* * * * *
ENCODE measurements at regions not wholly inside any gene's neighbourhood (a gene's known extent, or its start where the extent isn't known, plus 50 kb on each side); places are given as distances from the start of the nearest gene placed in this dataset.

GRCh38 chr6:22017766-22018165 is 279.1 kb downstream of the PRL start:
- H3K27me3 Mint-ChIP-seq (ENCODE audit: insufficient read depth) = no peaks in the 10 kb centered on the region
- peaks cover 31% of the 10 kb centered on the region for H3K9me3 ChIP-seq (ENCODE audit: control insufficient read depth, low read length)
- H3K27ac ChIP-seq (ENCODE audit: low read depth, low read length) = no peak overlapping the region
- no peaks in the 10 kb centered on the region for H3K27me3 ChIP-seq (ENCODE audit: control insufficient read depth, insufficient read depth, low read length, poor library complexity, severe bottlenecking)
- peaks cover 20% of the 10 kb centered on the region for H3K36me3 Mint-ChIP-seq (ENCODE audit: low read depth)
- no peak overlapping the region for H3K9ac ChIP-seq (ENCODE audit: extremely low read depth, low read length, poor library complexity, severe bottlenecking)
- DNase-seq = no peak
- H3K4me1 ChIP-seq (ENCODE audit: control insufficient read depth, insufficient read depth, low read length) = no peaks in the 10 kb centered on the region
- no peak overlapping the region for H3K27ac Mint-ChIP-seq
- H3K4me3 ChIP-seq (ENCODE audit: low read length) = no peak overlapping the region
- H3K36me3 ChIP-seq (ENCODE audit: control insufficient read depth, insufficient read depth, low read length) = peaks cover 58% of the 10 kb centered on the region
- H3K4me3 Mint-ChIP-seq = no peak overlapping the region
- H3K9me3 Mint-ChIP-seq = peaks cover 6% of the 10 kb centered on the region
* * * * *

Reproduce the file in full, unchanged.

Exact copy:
ENCODE measurements at regions not wholly inside any gene's neighbourhood (a gene's known extent, or its start where the extent isn't known, plus 50 kb on each side); places are given as distances from the start of the nearest gene placed in this dataset.

GRCh38 chr6:22017766-22018165 is 279.1 kb downstream of the PRL start:
- H3K27me3 Mint-ChIP-seq (ENCODE audit: insufficient read depth) = no peaks in the 10 kb centered on the region
- peaks cover 31% of the 10 kb centered on the region for H3K9me3 ChIP-seq (ENCODE audit: control insufficient read depth, low read length)
- H3K27ac ChIP-seq (ENCODE audit: low read depth, low read length) = no peak overlapping the region
- no peaks in the 10 kb centered on the region for H3K27me3 ChIP-seq (ENCODE audit: control insufficient read depth, insufficient read depth, low read length, poor library complexity, severe bottlenecking)
- peaks cover 20% of the 10 kb centered on the region for H3K36me3 Mint-ChIP-seq (ENCODE audit: low read depth)
- no peak overlapping the region for H3K9ac ChIP-seq (ENCODE audit: extremely low read depth, low read length, poor library complexity, severe bottlenecking)
- DNase-seq = no peak
- H3K4me1 ChIP-seq (ENCODE audit: control insufficient read depth, insufficient read depth, low read length) = no peaks in the 10 kb centered on the region
- no peak overlapping the region for H3K27ac Mint-ChIP-seq
- H3K4me3 ChIP-seq (ENCODE audit: low read length) = no peak overlapping the region
- H3K36me3 ChIP-seq (ENCODE audit: control insufficient read depth, insufficient read depth, low read length) = peaks cover 58% of the 10 kb centered on the region
- H3K4me3 Mint-ChIP-seq = no peak overlapping the region
- H3K9me3 Mint-ChIP-seq = peaks cover 6% of the 10 kb centered on the region